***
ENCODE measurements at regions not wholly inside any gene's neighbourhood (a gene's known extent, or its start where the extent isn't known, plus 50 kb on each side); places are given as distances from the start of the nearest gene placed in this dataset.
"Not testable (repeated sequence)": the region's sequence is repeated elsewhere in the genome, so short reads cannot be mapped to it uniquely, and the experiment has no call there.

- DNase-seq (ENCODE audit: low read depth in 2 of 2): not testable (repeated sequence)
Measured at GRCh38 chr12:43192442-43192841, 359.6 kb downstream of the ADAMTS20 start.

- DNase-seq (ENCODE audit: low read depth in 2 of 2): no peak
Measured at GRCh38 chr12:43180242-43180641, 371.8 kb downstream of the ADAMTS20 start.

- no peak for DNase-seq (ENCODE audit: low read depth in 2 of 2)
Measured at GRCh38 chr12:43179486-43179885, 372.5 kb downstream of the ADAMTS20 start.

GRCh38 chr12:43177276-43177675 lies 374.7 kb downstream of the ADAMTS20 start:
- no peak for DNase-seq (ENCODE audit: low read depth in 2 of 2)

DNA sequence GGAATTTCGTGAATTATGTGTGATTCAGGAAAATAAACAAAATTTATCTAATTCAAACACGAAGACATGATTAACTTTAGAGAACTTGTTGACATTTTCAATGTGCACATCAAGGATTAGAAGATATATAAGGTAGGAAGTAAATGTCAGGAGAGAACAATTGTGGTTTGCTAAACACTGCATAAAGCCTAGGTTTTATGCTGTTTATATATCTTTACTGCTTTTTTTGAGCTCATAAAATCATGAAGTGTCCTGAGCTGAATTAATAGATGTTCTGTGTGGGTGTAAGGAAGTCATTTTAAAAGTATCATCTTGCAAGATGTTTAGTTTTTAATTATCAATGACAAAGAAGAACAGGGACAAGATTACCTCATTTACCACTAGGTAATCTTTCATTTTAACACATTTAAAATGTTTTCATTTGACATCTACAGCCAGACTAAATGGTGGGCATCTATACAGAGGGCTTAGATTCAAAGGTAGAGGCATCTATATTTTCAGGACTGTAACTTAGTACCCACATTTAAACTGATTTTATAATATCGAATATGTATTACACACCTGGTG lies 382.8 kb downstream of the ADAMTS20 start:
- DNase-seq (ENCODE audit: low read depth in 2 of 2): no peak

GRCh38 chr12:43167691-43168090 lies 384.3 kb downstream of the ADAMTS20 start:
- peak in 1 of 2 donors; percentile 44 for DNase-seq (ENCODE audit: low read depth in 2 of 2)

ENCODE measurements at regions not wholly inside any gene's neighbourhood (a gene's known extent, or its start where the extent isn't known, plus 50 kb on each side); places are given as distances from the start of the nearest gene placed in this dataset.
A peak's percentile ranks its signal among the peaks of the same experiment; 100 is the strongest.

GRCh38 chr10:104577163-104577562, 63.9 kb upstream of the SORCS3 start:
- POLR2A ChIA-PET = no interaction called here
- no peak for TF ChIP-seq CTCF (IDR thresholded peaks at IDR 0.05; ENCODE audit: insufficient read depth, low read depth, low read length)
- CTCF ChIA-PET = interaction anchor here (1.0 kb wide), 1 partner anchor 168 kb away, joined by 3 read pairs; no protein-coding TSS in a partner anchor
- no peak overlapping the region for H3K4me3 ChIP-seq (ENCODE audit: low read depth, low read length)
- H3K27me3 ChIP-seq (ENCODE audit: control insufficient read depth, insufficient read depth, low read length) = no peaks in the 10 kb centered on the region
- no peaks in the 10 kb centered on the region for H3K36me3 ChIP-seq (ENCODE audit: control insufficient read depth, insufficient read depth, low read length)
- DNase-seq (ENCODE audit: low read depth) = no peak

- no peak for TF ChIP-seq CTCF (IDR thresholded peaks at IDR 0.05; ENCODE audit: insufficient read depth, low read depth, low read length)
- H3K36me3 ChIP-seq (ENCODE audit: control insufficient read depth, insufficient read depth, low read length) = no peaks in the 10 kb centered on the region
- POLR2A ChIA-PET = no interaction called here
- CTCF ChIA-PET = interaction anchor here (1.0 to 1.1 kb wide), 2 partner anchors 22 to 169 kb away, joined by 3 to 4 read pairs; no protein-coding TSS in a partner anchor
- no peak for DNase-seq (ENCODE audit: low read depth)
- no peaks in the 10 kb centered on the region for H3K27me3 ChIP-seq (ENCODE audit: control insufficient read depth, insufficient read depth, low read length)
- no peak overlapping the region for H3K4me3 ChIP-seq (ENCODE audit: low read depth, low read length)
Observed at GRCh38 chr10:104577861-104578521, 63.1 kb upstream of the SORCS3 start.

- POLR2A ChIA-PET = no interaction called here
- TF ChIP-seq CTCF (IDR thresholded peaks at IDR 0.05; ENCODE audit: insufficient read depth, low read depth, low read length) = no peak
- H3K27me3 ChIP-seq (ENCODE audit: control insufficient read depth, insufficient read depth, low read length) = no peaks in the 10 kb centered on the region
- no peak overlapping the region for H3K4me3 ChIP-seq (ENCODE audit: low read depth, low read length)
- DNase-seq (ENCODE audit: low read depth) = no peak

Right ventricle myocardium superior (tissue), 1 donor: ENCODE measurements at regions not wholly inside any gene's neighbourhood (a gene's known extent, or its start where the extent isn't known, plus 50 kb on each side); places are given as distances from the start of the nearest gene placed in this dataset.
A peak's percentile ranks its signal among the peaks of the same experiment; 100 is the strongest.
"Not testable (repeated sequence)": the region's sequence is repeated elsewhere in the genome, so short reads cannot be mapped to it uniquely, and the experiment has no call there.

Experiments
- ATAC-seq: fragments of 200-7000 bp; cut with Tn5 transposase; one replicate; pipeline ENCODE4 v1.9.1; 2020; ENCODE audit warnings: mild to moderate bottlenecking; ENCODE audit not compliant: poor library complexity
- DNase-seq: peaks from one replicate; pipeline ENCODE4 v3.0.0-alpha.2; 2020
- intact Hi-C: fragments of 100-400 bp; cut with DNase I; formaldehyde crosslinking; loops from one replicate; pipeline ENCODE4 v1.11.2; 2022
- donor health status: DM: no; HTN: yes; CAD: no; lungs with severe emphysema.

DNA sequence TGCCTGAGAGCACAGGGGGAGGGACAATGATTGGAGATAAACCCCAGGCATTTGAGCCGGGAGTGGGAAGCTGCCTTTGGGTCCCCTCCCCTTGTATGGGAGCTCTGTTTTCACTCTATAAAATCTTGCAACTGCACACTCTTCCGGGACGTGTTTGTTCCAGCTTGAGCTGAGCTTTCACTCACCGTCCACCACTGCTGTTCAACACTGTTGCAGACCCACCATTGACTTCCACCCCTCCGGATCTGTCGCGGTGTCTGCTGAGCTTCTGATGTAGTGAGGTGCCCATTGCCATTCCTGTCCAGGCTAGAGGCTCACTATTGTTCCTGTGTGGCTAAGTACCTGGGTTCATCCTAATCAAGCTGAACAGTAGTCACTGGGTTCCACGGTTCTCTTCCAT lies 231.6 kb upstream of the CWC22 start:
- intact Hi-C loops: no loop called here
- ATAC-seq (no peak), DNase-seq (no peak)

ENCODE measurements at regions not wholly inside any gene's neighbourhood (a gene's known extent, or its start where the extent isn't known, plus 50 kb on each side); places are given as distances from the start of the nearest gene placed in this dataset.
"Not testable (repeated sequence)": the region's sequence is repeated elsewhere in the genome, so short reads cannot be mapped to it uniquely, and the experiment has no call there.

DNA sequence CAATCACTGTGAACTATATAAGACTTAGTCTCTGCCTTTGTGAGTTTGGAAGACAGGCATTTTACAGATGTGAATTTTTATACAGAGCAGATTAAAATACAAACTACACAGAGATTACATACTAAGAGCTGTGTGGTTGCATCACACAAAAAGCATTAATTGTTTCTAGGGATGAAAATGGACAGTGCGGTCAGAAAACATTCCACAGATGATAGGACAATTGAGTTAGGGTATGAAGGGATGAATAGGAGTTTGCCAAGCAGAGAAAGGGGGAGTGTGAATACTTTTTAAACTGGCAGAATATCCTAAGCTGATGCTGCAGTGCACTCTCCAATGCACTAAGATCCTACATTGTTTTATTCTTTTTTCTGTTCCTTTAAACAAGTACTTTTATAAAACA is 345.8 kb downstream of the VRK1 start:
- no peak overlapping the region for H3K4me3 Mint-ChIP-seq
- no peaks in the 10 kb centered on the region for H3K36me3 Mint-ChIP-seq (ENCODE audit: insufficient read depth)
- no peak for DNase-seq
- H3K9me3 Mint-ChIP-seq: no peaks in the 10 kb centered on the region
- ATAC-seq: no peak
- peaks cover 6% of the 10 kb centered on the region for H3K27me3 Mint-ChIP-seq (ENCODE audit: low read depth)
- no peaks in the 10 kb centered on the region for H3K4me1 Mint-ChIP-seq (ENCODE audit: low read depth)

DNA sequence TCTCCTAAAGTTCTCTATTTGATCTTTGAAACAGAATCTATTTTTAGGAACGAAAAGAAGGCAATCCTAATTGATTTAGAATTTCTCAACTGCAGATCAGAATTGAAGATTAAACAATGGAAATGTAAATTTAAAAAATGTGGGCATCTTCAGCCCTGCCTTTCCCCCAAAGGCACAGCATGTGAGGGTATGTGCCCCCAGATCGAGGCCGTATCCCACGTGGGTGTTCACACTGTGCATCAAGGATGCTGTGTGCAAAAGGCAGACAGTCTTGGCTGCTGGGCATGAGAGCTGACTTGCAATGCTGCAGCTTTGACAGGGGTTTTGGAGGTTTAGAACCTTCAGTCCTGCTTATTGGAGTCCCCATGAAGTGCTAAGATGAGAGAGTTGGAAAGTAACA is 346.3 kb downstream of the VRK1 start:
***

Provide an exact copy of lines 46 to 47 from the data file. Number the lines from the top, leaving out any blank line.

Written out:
DNA sequence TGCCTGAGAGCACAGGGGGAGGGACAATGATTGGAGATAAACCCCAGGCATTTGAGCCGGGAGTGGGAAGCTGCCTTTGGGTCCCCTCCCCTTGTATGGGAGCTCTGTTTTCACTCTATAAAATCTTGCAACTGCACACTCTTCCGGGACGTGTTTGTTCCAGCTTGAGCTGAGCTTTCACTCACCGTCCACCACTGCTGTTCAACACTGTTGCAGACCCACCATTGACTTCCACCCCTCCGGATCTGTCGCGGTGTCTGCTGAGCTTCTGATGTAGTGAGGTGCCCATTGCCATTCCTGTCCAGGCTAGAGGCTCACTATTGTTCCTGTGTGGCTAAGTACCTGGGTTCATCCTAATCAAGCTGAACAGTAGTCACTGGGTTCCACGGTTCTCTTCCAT lies 231.6 kb upstream of the CWC22 start:
- intact Hi-C loops: no loop called here